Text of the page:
Just one look.
That’s all it took for middle linebacker Anthony Walker to be convinced the Browns were the right choice for him. He visited Browns headquarters Thursday and signed a one-year, $3.5 million deal Friday.
“I took one visit in college to Northwestern University and I committed right away and I was kind of locked in on doing the same thing in Cleveland,” he said Monday on a Zoom call. “Take one visit and you will know if it is the right fit or not right away and I thought it was the perfect fit, honestly.”
Walker, 25, has plenty of reasons for believing Cleveland is ideal for him, starting with the potential for greatness.
“We play this game to win the biggest trophy in it and that is winning the Super Bowl,” he said. “That is my No. 1 goal. It will always be my No. 1 goal.
“The next part of that would be to help us become the No. 1 defense in the NFL and whatever that takes. Whatever happens after that, it is all gravy. I want to win and that is why Cleveland is the place I chose.”
Walker (6-foot-1, 230 pounds) was a fifth-round pick of the Colts in 2017 and started 46 games over the last three years. For his career, he has 343 tackles, 19 for loss, three interceptions, 11 passes defensed, 3.5 sacks, two fumble recoveries and a forced fumble.
The Browns beat the Colts 32-23 on Oct. 11, and Walker saw his new team “trending in the right direction.”
“You want to be a part of that,” he said. “Seeing them play last year, seeing the pieces they are adding this year, you know they are building something special.”
Quarterback Baker Mayfield is a huge piece of that. Walker said he told his teammates before the October meeting that Mayfield was legitimate, and his first note from film study was that Mayfield can make all the throws.
“One of my teammates texted me the other day and was like, ‘Oh, I see why you were defending Baker Mayfield in our locker room, because you wanted to go play for Cleveland,’” said Walker, who added Mayfield texted him right after he signed. “I told them before, Baker Mayfield impressed me in college. The way he played at Oklahoma, obviously he always had that chip on his shoulder being a walk-on, and nothing but much respect to him for that.”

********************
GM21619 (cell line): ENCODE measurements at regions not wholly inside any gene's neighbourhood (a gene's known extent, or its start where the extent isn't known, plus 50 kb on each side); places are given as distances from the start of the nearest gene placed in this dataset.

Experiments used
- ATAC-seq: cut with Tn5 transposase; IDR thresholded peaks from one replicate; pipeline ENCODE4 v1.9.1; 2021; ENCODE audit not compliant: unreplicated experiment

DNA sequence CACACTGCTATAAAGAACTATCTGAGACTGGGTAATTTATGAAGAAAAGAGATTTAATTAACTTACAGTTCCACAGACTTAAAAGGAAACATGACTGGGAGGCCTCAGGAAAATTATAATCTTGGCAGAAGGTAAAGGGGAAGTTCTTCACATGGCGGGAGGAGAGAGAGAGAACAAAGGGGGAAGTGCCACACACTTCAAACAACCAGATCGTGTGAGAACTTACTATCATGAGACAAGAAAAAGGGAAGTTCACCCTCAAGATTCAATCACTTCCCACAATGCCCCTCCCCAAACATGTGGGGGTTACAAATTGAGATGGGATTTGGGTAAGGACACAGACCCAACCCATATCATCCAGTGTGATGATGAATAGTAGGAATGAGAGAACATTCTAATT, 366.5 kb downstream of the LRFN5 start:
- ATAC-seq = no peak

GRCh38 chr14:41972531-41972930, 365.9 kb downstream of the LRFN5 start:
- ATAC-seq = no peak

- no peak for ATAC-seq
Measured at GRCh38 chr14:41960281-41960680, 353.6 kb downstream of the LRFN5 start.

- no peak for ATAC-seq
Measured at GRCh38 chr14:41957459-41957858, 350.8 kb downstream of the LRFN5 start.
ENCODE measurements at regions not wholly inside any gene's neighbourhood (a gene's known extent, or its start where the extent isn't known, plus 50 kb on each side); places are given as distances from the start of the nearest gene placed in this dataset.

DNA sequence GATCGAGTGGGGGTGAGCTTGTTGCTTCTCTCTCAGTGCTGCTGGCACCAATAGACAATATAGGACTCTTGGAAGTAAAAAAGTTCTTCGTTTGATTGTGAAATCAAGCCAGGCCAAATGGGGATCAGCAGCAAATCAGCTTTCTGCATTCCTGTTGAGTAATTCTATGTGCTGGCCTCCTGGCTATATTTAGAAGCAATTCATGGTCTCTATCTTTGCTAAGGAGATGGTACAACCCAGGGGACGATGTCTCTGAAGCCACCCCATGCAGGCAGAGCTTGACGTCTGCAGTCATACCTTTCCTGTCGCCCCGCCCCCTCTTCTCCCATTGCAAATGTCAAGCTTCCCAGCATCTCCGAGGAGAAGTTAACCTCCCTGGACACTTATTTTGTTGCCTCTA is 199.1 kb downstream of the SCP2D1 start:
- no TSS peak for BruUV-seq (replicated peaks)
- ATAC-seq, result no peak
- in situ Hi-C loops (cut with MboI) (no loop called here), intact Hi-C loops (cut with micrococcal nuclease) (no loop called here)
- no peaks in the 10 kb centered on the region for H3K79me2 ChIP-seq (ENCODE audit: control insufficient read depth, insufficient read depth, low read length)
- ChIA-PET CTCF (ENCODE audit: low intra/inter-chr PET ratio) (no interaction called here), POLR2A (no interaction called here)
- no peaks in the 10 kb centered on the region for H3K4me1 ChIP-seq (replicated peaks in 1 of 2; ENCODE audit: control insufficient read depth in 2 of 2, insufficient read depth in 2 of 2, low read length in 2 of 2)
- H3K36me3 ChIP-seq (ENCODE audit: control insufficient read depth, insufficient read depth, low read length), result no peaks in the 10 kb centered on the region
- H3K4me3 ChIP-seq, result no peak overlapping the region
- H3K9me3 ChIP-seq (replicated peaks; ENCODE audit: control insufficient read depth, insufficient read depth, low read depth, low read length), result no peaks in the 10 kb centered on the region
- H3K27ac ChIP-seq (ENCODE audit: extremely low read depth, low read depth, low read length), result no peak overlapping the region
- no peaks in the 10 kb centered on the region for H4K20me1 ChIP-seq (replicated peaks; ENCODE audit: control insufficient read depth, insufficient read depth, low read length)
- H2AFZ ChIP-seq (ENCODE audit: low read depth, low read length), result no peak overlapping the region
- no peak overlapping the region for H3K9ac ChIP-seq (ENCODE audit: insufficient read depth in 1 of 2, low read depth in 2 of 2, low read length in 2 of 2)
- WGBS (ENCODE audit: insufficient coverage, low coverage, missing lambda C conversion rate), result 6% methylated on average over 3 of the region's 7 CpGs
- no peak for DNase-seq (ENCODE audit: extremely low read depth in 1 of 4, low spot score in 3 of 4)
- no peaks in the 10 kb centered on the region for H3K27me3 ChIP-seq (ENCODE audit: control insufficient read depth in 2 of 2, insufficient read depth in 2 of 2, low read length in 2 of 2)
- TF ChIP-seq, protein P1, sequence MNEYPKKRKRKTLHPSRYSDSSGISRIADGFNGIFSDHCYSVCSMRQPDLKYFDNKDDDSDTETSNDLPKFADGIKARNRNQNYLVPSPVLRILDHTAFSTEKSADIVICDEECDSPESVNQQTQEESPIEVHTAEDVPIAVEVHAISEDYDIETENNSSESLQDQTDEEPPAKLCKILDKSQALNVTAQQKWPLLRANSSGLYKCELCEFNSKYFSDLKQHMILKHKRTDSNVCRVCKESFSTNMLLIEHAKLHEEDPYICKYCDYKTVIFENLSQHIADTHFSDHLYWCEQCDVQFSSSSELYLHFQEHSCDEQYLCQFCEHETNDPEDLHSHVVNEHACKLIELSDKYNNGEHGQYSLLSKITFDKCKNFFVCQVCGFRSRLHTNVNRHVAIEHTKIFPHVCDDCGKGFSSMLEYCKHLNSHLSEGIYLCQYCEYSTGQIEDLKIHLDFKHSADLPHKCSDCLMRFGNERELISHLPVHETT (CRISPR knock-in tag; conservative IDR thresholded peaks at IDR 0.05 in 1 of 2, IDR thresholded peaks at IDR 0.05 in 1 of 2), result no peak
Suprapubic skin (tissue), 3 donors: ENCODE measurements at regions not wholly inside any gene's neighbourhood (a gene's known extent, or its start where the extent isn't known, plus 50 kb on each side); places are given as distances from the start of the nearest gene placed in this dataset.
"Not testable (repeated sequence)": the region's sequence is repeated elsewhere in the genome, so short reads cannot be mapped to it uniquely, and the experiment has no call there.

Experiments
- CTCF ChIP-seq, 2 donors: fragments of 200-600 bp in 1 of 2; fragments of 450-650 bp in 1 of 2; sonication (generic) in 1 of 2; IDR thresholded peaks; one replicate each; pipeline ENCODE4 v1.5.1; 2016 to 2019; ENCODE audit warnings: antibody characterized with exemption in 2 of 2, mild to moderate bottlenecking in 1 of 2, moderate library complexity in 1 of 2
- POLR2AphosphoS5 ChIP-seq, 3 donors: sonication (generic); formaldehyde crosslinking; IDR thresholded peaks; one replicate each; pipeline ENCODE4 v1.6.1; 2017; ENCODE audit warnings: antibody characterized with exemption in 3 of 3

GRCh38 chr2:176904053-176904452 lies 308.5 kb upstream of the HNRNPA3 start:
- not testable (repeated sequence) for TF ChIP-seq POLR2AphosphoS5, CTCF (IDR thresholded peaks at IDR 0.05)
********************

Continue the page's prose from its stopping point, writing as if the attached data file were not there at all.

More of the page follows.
Walker said the only way to stop the “elite” Mayfield was to get to him quickly with the front four because of Cleveland’s “really crazy” talent at receiver and tight end.
“One of my close friends was like, ‘You’re going to play for the Warriors on offense,’” Walker said, referring to former NBA juggernaut Golden State.
General manager Andrew Berry spent the first week of free agency working to raise the defense to the level of the offense. He signed safety John Johnson III, end Takk McKinley, safety Troy Hill and Walker, re-signed linebacker Malcolm Smith and agreed to a deal with tackle Malik Jackson.
The new faces join All-Pro defensive end Myles Garrett and former Pro Bowl cornerback Denzel Ward.
“One thing I will always say is you have a guy that can get to the quarterback and a guy that can shut down half of the field,” Walker said. “That makes my job a lot easier. Just make sure nobody catches the ball over the middle and make sure I am at my gap with the run fits.
“Myles Garrett that can get to the quarterback in two seconds. Denzel Ward, who can lock down any side of the field, any receiver. Fortunate enough to be playing with those guys. This is special.”
Walker was the signal caller of the Colts defense and played 66, 79 and 68 percent of the snaps the last three seasons. He takes pride in and earned praise for his extensive film study.
“This is a guy that plays hard, plays fast, plays nasty,” coach Kevin Stefanski said last week when his signing was announced. “He can be a quarterback for the defense out there. Really intelligent, heady player.
“Just in spending some time with him, he loves diving into the X’s and O’s of this game.”
Walker’s impact on the Colts was much greater than what he did on the field, which was obvious in the reaction to him leaving. His former teammates were devastated.
“I know that I’m going to miss you, bro,” linebacker Darius Leonard said in a goodbye video. “I have to thank you for absolutely everything. I wouldn’t be who I am without you. You’re so smart on the field and off the field. It sucks that this thing called football is going to separate us.”
Walker appreciated the love.
“Definitely always great to have the respect of your peers and close friends,” he said. “Leaving Indy is not an easy thing to do. I built some great, lasting friendships over there with a lot of great people, especially with Darius Leonard, who played right next to me for three years. It is definitely bigger than football.”
Walker spent four years building a legacy with the Colts. On a one-year deal and with championship goals, he’ll have to quickly establish himself with the Browns.
“You come in and you be yourself,” he said. “You do not try to be anything other than yourself. I am not really a rah-rah guy or anything like that. I come in every day with the same mentality to come in and get better with my teammates.
“I think that is the most important thing your peers respect, the way you come in and grind with them every day.”